Posted on: 07-Feb-2008
Page Views: 1839
Need to know about Hi-K? we’ve got the link
Mark Bohr on Intel\'s Hi-K dielectric for 45nm processes In one of the biggest advancements in fundamental transistor design, last year Intel Corporation revealed that it is using two dramatically new materials to build the insulating walls and switching gates of its 45 nanometer (nm) transistors. In this video, Mark Bohr, Intel Senior Fellow, delineates the importance of this technology and the scale of the accomplishment of Intel’s researchers. Hundreds of millions of these microscopic transistors – or switches – will be inside the next generation Intel® Core™ 2 Duo, Intel Core 2 Quad, and Xeon® families of multi-core processors. The company also said it has five early-version products up and running -- the first of fifteen 45nm processor products planned from Intel. The transistor feat allows the company to continue delivering record-breaking PC, laptop and server processor speeds, while reducing the amount of electrical leakage from transistors that can hamper chip and PC design, size, power consumption, noise and costs. It also ensures
: Every day thousands of people attend this virtual museum to find out about how the making of semiconductors transformed the world.
What’s New at weSRCH:
weSRCH achieved 3.6 millon hits in January and 1.5 million page views. That’s 83 hits and 35 page downloads per minute
We’ve got a new compression algorithm that makes loading weSRCH.com much faster. This will especially help Asian countries were bandwidth is slow.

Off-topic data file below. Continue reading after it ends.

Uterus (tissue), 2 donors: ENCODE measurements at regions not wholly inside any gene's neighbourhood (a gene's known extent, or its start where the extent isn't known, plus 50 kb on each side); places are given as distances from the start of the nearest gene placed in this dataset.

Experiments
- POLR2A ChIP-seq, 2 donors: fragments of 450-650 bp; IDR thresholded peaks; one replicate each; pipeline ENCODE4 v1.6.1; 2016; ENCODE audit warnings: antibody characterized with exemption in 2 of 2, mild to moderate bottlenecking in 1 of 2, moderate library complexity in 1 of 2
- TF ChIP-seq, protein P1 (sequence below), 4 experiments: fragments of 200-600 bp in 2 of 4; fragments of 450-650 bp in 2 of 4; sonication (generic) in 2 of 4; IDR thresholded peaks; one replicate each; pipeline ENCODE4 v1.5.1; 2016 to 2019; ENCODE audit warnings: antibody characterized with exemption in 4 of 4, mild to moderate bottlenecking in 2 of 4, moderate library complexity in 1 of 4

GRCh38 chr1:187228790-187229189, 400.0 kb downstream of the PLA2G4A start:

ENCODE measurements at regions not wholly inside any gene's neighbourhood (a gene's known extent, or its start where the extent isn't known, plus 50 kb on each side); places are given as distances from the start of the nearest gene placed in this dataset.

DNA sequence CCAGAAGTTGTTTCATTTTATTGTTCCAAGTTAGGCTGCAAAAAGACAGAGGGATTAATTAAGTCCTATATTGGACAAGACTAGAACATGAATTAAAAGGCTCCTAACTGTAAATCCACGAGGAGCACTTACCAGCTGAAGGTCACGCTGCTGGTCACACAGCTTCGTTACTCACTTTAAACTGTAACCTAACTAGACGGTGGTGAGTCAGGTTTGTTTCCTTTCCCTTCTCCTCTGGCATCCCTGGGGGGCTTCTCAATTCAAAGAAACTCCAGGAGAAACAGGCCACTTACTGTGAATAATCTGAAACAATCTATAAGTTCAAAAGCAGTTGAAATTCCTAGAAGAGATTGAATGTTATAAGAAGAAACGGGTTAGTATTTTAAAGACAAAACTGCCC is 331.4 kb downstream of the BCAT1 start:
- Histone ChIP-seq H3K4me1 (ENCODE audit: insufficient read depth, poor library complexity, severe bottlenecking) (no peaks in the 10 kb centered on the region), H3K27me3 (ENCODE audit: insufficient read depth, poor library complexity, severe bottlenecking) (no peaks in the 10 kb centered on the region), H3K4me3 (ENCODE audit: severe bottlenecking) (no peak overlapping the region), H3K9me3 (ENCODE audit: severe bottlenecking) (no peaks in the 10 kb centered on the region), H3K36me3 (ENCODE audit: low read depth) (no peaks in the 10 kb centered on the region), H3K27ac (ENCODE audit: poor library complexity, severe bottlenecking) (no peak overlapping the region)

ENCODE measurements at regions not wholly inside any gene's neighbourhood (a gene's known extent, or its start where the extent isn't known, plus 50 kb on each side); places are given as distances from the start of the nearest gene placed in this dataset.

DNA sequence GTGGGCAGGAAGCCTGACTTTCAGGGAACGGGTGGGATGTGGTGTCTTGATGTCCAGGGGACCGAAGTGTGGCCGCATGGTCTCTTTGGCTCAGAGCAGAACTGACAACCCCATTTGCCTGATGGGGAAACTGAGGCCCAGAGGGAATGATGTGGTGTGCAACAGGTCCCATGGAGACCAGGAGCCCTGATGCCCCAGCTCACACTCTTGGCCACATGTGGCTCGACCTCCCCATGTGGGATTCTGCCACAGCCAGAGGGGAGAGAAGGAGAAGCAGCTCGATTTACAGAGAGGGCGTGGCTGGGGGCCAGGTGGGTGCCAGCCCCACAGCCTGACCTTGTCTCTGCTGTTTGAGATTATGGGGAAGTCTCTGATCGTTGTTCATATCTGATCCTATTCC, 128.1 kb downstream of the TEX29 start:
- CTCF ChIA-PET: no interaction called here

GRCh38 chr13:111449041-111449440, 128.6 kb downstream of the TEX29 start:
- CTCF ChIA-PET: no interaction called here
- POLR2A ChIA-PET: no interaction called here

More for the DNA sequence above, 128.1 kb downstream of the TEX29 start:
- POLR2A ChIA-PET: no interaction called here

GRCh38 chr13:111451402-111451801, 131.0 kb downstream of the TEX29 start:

We’ve added a bunch of new applications to the site for members to use. In the My weSRCH section, where you must you must log-in first to access, there is:
· weSURVEY, which allows you to run your own private Internet Surveys.
o Easy to use, start by entering the Survey Name and Question.
o Fill out the answer options.
o Click on Preview and copy the link to this page.
o Then e-mail the link to anyone you want an answer from.
· myLibrary, which I’ve mentioned before allows you save links to your favorite papers.
These applications are all free. Additionally, there is a now an easy way to forward the papers you like to your colleagues: When you are looking at a paper you like, look for the link Send to Colleague just below the open book icon, click on it and it will open up a page for you to view. To check it out, I went to Mark Bohr’s paper on strained silicon from last year. Here is one to Ongoing History of Strain: Send to Colleague. It’s an excellent compilation of work they’ve done at Chipworks with lots of cool 45nm transistor SEMs and TEMs for you to see. In any case, I’m sure you’ll find these new applications to be valuable additions.
weQuest's are written by G Dan Hutcheson, his career spans more than thirty years, in which he became a well-known as a visionary for helping companies make businesses out of technology. This includes hundreds of successful programs involving product development, positioning, and launch in Semiconductor, Technology, Medicine, Energy, Business, High Tech, Enviorntment, Electronics, healthcare and Business devisions.